Is it safe to use a charger's "recovery" feature to bring back an overdischarged battery?
Some chargers, like the Efest LUC V4, can be used to charge batteries that have dropped to very low voltages, below 2.5V. While this is tempting there is a risk when doing this.
When a Li-Ion battery drops below 2.0V or so the copper electrode inside of it literally starts to dissolve. When the battery is recharged this dissolved metal is plated back onto parts of the battery that should not be conductive. This can cause an internal short-circuit which can lead to overheating, venting, or even bursting of the battery. Even if it still works after charging that battery might be damaged and wouldn't be married to the other batteries you used with it anymore.
It's impossible to say though whether any over-discharging of a battery is unsafe or not since the battery damage is cumulative. The more time it spends at around 2.0V, and the lower the voltage, the more damage is done and the riskier it is to use that battery. If the battery is recharged quickly then the damage is minimal. If the battery slowly self-discharged over months of storage then the damage is greater and the risk is a lot higher.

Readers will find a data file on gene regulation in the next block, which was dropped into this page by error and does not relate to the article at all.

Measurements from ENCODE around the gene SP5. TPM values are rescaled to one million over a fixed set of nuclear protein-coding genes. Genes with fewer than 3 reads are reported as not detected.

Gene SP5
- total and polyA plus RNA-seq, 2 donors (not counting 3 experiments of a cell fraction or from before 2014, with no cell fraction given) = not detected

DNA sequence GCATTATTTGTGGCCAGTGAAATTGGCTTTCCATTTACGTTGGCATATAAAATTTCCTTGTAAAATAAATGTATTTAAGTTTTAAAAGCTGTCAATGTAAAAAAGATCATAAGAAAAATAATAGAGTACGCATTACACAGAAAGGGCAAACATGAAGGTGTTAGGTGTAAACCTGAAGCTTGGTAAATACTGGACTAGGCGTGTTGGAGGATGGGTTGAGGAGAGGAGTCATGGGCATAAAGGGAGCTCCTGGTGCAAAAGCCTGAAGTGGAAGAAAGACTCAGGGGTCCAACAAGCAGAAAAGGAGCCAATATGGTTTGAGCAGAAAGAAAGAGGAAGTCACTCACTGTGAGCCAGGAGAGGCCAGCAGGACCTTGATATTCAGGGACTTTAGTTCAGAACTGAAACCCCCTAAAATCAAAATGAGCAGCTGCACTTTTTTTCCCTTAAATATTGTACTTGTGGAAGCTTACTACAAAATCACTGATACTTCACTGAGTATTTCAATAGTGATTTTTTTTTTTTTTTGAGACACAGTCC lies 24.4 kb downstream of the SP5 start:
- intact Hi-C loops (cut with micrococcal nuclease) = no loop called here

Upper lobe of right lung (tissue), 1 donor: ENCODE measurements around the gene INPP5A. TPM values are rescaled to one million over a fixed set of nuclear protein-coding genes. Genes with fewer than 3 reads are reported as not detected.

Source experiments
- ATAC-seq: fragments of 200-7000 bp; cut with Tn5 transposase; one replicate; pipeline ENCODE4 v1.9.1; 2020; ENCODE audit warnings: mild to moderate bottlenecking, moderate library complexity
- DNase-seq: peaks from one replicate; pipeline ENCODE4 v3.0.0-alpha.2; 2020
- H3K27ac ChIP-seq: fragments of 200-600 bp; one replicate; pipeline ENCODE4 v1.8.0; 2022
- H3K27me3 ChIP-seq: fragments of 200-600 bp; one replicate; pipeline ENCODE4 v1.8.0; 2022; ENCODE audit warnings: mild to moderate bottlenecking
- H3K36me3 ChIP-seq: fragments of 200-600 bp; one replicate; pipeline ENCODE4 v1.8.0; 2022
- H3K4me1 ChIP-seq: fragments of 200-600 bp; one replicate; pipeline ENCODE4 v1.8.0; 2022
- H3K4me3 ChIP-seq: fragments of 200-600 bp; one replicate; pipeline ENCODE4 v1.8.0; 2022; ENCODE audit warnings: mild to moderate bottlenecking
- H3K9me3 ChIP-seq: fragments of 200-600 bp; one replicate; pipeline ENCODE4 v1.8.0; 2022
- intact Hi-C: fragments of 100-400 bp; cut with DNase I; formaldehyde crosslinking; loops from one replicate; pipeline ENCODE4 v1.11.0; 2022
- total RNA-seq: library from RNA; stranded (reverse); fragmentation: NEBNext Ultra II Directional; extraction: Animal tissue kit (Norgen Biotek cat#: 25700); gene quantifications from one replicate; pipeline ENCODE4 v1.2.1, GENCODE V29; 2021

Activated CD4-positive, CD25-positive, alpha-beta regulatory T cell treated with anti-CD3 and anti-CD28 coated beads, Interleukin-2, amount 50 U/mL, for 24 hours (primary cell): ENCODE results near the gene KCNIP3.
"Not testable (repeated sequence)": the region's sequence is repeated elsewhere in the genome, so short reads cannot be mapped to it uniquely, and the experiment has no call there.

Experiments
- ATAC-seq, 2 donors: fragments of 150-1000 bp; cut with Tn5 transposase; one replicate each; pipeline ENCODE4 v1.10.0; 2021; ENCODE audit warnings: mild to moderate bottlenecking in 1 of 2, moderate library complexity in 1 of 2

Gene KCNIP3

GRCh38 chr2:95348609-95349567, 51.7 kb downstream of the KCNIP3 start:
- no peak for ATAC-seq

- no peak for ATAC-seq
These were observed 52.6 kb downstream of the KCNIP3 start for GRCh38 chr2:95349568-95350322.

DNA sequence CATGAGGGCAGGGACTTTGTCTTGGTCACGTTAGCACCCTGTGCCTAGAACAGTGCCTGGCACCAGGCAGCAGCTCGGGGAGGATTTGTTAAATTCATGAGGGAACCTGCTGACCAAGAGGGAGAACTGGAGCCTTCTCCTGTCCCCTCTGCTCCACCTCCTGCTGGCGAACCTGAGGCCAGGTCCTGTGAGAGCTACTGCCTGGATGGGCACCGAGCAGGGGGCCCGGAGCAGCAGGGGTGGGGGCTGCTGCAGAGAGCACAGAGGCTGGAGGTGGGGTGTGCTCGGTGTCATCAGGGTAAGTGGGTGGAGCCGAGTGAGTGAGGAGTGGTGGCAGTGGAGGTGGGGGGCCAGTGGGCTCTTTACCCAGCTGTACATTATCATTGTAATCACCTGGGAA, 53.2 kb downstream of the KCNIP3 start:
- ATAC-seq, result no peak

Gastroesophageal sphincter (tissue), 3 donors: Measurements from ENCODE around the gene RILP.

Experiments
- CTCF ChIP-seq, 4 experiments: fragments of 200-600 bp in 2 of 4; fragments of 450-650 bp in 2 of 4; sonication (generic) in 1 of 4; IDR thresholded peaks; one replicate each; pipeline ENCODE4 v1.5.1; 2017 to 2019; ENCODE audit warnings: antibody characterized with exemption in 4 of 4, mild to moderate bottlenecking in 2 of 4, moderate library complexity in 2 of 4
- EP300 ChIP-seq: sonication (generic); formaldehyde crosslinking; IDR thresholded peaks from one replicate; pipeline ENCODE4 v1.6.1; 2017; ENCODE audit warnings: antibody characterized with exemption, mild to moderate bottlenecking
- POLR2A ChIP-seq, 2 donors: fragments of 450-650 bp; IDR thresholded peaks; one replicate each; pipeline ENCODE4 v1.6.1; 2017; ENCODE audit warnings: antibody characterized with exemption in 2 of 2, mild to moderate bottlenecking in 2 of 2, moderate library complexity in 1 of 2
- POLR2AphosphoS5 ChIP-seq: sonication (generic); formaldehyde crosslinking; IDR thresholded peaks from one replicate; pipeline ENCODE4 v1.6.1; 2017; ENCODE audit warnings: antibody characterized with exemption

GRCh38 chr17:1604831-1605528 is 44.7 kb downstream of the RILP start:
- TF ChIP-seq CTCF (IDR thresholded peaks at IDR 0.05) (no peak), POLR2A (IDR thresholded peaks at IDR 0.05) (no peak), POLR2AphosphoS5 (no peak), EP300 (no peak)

I'll always recommend just replacing an over-discharged battery if you weren't able to recharge it right away. If you do decide to use it though I recommend the following...
- Recharge it as soon as possible.
- Recharge it at the lowest current setting possible.
- Stay nearby! You want to be able to stop the discharge immediately if the battery starts overheating or there is some other problem.
So while the recovery feature can help bring back a battery that was overdischarged you need to weigh the risks versus replacing the battery. Remember, even if you recover the battery it might be damaged and no longer married to its partner(s). Keep an eye on the battery voltages and temperatures for a while to make sure the recovery went well.
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